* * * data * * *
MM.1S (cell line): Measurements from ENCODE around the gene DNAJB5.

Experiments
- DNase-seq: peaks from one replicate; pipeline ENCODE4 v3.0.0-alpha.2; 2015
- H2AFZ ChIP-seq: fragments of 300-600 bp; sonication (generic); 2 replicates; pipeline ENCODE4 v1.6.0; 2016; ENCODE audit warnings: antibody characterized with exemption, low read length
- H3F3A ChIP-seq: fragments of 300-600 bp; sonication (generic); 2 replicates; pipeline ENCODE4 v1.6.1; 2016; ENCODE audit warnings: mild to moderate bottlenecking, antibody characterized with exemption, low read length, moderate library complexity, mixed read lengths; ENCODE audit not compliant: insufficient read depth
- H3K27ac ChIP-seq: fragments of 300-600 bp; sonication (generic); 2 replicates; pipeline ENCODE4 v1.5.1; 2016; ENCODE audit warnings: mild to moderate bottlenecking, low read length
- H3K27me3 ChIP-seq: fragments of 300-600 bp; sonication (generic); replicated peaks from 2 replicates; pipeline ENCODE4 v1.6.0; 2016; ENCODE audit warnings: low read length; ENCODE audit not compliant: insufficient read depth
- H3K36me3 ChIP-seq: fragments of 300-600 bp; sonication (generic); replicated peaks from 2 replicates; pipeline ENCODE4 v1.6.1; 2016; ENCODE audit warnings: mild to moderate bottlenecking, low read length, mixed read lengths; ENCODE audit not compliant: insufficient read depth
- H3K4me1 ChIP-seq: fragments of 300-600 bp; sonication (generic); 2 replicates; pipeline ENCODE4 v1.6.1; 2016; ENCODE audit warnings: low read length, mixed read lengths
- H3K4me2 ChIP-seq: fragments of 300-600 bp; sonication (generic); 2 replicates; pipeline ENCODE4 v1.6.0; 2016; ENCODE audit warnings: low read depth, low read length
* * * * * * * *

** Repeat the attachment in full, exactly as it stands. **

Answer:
MM.1S (cell line): Measurements from ENCODE around the gene DNAJB5.

Experiments
- DNase-seq: peaks from one replicate; pipeline ENCODE4 v3.0.0-alpha.2; 2015
- H2AFZ ChIP-seq: fragments of 300-600 bp; sonication (generic); 2 replicates; pipeline ENCODE4 v1.6.0; 2016; ENCODE audit warnings: antibody characterized with exemption, low read length
- H3F3A ChIP-seq: fragments of 300-600 bp; sonication (generic); 2 replicates; pipeline ENCODE4 v1.6.1; 2016; ENCODE audit warnings: mild to moderate bottlenecking, antibody characterized with exemption, low read length, moderate library complexity, mixed read lengths; ENCODE audit not compliant: insufficient read depth
- H3K27ac ChIP-seq: fragments of 300-600 bp; sonication (generic); 2 replicates; pipeline ENCODE4 v1.5.1; 2016; ENCODE audit warnings: mild to moderate bottlenecking, low read length
- H3K27me3 ChIP-seq: fragments of 300-600 bp; sonication (generic); replicated peaks from 2 replicates; pipeline ENCODE4 v1.6.0; 2016; ENCODE audit warnings: low read length; ENCODE audit not compliant: insufficient read depth
- H3K36me3 ChIP-seq: fragments of 300-600 bp; sonication (generic); replicated peaks from 2 replicates; pipeline ENCODE4 v1.6.1; 2016; ENCODE audit warnings: mild to moderate bottlenecking, low read length, mixed read lengths; ENCODE audit not compliant: insufficient read depth
- H3K4me1 ChIP-seq: fragments of 300-600 bp; sonication (generic); 2 replicates; pipeline ENCODE4 v1.6.1; 2016; ENCODE audit warnings: low read length, mixed read lengths
- H3K4me2 ChIP-seq: fragments of 300-600 bp; sonication (generic); 2 replicates; pipeline ENCODE4 v1.6.0; 2016; ENCODE audit warnings: low read depth, low read length